• Anonymous

    The cost and ranking comparison would run into problems in the used car market when comparing cars from different model years.

    One addition issue is how do they represent PHEVs with blended EV operations? There might not be an “all electric range”.

  • Eric

    I don’t think it will make a huge difference, but educating the average consumer who doesn’t research ahead of time will help enlighten some and make them think twice about getting that guzzler. Especially when there is a big A on one and a C on another. Maybe I’m just an optimist, but it can’t hurt. I’m glad to see they are trying to help us make more informed decisions.

  • Anonymous

    I think it’s a good move and it will make a small difference if they use the bold approach of the report cars. True, many people don’t think much about fuel efficiency and environmental impact … but if they suddenly see a big sticker with a “D” in red on the care, where others get a “B” or “A” … some people might start thinking why that car is failing the grades ….

  • ACAgal

    I read the government document. I was surprised by how expensive Natural Gas is and that the range was also relatively short. I was also surprised that a PHEV running only on gas gets over 10 miles/gal more than gas.
    I have solar on my roof. Over the years I have had it, I’ve replaced dying appliances with high efficiency ones and now have a surplus in my account (Our state allows us to be repaid annually for surpluses). As my usual mileage is low, I could expect any EV fuel use to be “prepaid”, which is a pretty good incentive for buying EV or PHEV.

  • Lost Prius to wife

    Eric and Anonymous, I think in general you are right that for some it will not make a difference. But for the majority of buyers, it will help them to make better decisions as to which car to buy without doing the kind of research that most of the regulars on this site do. People not interested in researching vehicles may get the choice down to an “A” or “B” and choose the “A” strictly because of its “A” rating. This would help everyone by pushing people on the “edge” to buy more fuel efficient vehicles and lessening our dependency on foreign oil. And this would happen by just using the simple psychology of an “A, B, C” system. From looking at just the samples provided above, the provided “extra” data will be a way of helping to decipher which vehicles will best match the driving requirements for people like this site’s regulars. I am sure there will be a lot of discussions, arguments, and food for thought that will be expressed as to what is the best way to go on this site and others. Just as long as its progress towards more energy independency, any system will be better than none.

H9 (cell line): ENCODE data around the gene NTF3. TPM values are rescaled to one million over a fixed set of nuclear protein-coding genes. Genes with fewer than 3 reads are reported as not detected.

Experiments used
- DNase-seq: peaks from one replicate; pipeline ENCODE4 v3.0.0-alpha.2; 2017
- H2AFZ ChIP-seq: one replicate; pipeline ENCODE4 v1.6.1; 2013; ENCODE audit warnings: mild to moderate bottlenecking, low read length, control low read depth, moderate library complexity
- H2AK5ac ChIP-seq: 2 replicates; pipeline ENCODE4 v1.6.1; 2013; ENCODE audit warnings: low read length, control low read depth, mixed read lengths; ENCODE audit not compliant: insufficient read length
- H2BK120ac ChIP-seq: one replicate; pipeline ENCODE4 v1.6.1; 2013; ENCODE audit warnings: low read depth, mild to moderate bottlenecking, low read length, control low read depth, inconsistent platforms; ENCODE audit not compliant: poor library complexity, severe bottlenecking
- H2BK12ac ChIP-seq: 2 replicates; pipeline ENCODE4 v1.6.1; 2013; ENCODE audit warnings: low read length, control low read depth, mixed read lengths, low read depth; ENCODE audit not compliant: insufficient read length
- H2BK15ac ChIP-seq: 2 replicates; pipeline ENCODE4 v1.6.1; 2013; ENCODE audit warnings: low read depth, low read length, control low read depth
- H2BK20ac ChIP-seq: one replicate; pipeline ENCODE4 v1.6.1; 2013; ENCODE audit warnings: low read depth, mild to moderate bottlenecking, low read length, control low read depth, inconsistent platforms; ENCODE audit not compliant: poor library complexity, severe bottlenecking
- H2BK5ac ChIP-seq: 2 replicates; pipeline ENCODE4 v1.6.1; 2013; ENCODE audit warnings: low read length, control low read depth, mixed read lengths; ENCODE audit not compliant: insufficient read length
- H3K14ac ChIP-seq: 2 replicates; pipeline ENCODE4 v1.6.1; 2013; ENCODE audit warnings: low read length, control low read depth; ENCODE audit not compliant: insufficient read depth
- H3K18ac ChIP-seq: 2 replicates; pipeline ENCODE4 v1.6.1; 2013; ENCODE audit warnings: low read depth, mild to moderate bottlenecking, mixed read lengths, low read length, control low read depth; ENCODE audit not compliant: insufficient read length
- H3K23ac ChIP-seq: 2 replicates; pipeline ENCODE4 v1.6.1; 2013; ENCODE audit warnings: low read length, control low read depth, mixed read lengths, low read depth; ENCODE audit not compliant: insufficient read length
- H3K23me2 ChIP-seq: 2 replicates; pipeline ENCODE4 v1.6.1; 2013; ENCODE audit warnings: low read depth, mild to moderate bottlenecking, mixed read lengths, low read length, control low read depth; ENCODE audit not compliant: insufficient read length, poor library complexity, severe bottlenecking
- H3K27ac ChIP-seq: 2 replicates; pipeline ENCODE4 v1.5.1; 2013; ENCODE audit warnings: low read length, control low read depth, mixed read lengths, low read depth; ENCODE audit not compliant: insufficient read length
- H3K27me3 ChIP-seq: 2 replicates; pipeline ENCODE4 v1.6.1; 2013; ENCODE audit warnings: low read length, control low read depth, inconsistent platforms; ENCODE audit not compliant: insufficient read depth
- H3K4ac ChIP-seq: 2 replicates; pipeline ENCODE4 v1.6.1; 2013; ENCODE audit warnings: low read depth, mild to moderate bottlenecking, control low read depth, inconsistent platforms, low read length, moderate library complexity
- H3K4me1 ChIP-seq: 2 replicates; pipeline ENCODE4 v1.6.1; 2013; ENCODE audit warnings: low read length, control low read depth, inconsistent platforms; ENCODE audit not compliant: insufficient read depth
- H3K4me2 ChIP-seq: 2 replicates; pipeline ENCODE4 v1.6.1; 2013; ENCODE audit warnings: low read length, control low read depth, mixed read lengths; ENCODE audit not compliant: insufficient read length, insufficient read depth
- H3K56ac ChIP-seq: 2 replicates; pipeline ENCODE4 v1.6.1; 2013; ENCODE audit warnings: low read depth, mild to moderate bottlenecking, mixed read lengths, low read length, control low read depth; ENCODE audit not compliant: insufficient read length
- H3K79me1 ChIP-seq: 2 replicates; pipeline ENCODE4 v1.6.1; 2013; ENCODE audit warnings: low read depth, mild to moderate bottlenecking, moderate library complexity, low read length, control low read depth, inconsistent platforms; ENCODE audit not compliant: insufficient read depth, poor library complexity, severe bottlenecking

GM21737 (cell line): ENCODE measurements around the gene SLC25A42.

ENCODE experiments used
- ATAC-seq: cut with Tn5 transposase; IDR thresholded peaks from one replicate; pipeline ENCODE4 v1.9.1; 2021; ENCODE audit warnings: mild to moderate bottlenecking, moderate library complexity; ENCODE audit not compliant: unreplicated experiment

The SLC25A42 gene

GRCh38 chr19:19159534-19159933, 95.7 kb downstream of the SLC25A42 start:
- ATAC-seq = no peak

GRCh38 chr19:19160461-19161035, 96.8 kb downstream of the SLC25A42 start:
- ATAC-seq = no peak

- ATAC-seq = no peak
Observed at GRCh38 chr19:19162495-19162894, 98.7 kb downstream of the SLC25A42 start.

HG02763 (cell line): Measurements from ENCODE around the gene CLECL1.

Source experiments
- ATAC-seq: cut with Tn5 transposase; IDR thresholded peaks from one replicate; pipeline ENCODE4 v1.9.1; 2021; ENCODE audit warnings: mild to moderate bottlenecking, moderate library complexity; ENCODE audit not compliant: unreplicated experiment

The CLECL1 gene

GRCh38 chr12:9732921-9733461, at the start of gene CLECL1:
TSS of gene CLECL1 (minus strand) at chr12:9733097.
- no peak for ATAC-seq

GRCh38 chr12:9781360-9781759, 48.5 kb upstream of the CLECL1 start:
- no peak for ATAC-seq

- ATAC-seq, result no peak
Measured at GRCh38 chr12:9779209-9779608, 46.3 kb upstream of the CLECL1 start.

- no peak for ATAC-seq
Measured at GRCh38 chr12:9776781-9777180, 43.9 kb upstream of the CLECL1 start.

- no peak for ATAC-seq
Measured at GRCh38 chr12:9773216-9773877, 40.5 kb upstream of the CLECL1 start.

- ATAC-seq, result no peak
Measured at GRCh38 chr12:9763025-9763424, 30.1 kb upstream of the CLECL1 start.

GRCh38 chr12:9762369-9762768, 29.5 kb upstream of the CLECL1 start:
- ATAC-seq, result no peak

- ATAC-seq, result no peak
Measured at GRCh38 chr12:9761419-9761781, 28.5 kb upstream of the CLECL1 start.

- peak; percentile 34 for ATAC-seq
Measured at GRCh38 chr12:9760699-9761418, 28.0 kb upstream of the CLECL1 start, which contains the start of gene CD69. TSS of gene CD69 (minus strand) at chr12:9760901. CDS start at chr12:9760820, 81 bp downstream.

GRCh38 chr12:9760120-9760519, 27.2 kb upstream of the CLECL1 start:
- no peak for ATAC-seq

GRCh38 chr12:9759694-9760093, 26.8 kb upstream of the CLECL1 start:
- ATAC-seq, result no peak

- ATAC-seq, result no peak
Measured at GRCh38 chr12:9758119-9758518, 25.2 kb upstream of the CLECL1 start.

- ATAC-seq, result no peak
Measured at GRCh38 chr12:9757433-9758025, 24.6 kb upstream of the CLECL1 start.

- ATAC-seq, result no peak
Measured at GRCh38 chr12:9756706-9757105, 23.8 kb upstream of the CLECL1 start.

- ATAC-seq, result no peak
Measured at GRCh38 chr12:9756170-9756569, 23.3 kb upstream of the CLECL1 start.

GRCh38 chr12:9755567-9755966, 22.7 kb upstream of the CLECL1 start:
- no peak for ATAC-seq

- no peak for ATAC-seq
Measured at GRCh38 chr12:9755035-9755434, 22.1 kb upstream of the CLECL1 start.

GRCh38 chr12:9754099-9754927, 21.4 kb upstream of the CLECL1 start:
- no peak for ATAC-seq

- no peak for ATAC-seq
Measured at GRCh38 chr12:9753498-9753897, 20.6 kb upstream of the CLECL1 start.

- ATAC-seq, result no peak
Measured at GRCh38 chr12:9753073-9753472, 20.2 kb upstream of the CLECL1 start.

• Ben from Europe

    This system exists in France from a least 2 years and combined with taxes penalty or fiscal credit this has been a success.

    see study from french institue for environment:
    –> Sales from vehicles in classes E, F or G fall and sales from vehicles in class B grew exponential.
    Thanks this policy has France the lowest average CO2 emission for vehicles in Europe: 133 g CO2 / km in 2009.

  • tapra1

    A second tier of information assigns a dollar value to the anticipated fuel savings over five years of a vehicle compared to the average vehicle on the road. Latest News

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  • alex789

    plz give some tips, How to increase fuel economy on my 93 Used Toyota Camry ?